For the first time, Cirque du Soleil in Cinema brought their live show, KURIOS- Cabinet of Curiosities, to moviegoers. The special, one-night-only cinematic experience plunged viewers into the fantastical world of the show in a far more intimate way than a live performance. However, this same proximity also lessened some the show’s overall impact.
Last summer, I went to see Cirque du Soleil’s Crystal, their first show to be set on ice. From 14 rows back, some of the details of each character were lost; their broad movements conveyed their emotions instead of their faces, and the costumes appeared distinct, but not as intricate as they must have been. In scope, KURIOS in cinema was far more detailed of a production, featuring steampunk-inspired costumes and sets, and the close eye of the camera captured it all, from the stylized makeup on the performers’ faces to the patterns on their costumes. In many instances, this proximity of the camera to the performers was beneficial, particularly in some of the smaller scale acts, such as the yo-yo act and the hand puppetry, which focus on extremely small objects. But in the case of some of the larger acts, particularly when many performers were on stage at once, the inability of the camera to completely simulate a live audience experience hindered the understanding of the whole of the performance. Due to the camera’s focus on only a few of the performers at any given time, the actions of those outside the frame of the camera were lost and with them, a complete picture of the actual performance.
However, the camera also revealed many details that a live audience member would be unable to see. Throughout the film, I was struck by the pure enthusiasm of the performers. They smiled at particularly loud reactions from the audience and winked into the camera. The minutiae of their expressions brought their characters to life just as much as their acrobatic skill. The design elements of the show were also more obvious. The costumes, sets and makeup were brought into extraordinary detail: the seams and rivets painted onto Mr. Microcosmos’s face, the brightly-colored spots and frills that made up the contortionists’ bodysuits, and the intricately detailed floor of the stage. This level of detail, however, also led the camera to expose a bit of the practicality behind the magic of the show, revealing safety wires and marks that lessened the sense of danger in the acts, but this was largely a result of the camera’s ability to open new perspectives to the audience. Particularly striking was the shot in which the performer held the camera as he rose and fell on the trampoline. With this perspective, the audience could see and feel the performance in a visceral manner. The proximity and the fluidity with which the camera moved throughout the film also served to bring the audience onto the stage with the performers, creating a strong sense of intimacy between the viewer and the performers.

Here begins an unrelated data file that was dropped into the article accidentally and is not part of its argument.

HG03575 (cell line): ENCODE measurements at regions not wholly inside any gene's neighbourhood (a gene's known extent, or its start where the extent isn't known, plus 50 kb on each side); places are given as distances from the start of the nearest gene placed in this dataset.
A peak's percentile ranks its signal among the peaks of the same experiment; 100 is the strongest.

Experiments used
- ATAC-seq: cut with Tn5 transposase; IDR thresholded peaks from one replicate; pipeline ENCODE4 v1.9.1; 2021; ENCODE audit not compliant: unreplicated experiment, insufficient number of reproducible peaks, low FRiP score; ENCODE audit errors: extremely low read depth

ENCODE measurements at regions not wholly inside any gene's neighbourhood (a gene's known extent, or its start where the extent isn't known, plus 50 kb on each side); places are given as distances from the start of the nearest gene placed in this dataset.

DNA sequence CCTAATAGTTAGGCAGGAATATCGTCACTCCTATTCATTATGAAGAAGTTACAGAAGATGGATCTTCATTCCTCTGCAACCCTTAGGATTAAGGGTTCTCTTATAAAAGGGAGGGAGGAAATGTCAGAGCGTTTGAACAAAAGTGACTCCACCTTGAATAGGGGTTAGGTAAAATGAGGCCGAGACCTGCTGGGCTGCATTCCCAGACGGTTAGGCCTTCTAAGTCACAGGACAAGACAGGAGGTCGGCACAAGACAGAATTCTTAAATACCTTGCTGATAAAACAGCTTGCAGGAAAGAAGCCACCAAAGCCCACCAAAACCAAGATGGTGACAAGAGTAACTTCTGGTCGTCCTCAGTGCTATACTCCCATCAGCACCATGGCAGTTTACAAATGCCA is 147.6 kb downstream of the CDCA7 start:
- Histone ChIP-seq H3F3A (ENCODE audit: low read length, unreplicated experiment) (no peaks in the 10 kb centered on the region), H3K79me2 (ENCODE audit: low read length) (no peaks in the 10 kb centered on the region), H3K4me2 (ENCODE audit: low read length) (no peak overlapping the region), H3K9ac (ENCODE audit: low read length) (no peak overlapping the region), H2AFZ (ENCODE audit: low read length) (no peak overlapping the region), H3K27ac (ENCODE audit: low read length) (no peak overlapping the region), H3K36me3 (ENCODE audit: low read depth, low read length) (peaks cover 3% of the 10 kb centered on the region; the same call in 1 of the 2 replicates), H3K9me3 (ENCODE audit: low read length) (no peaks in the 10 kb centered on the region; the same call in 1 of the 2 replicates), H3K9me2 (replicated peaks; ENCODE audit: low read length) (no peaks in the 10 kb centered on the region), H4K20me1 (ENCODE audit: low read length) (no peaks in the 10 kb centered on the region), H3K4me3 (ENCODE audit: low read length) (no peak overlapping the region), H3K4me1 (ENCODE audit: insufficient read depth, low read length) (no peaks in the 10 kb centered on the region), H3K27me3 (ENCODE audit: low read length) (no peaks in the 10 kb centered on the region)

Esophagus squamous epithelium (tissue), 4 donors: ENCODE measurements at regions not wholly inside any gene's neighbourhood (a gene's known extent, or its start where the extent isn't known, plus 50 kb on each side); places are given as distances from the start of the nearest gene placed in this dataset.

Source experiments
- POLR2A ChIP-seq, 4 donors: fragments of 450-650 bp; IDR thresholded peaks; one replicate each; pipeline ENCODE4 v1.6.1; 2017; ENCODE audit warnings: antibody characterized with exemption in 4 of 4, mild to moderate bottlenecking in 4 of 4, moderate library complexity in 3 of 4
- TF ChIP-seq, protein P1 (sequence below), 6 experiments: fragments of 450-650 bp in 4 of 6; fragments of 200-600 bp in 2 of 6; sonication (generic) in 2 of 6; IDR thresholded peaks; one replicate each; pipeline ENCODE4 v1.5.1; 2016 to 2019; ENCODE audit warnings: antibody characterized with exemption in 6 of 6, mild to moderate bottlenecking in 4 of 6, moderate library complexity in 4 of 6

While the overall comprehension of the show was diminished by the camera’s limitations, the feelings it inspired in the audience were not. The sheer physicality of the acts was awe-inspiring, especially the rola bola, which stacked boards and balls atop each other while the performer balanced on the very top. This would be difficult enough to do on a level surface; KURIOS took it a step further by situating the performer on a swing. The contortionists were incredibly discomforting and fascinating, twisting their bodies in ways that would seem to be impossible. Their identical costumes made it even harder to tell where one body ended and the other began, forming them into one organism. The comic act had the whole theater laughing and the aerialists were breathtaking in their speed, strength and defiance of gravity.
Overall, the power of a Cirque du Soleil performance made it through the change in medium. Leaving the theater, I felt just as I had when I left the arena after watching Crystal: inspired. The world of KURIOS challenged itself, invented itself. The music and movements of the performers matched perfectly, pulling you into the rhythm of the world that exists at the fringes of the imagination and invention. Though not as completely immersive as a live performance, KURIOS in cinema still managed to cast a spell.
Jessica Lussier is a sophomore in the college of Arts and Sciences. She can be reached at firstname.lastname@example.org.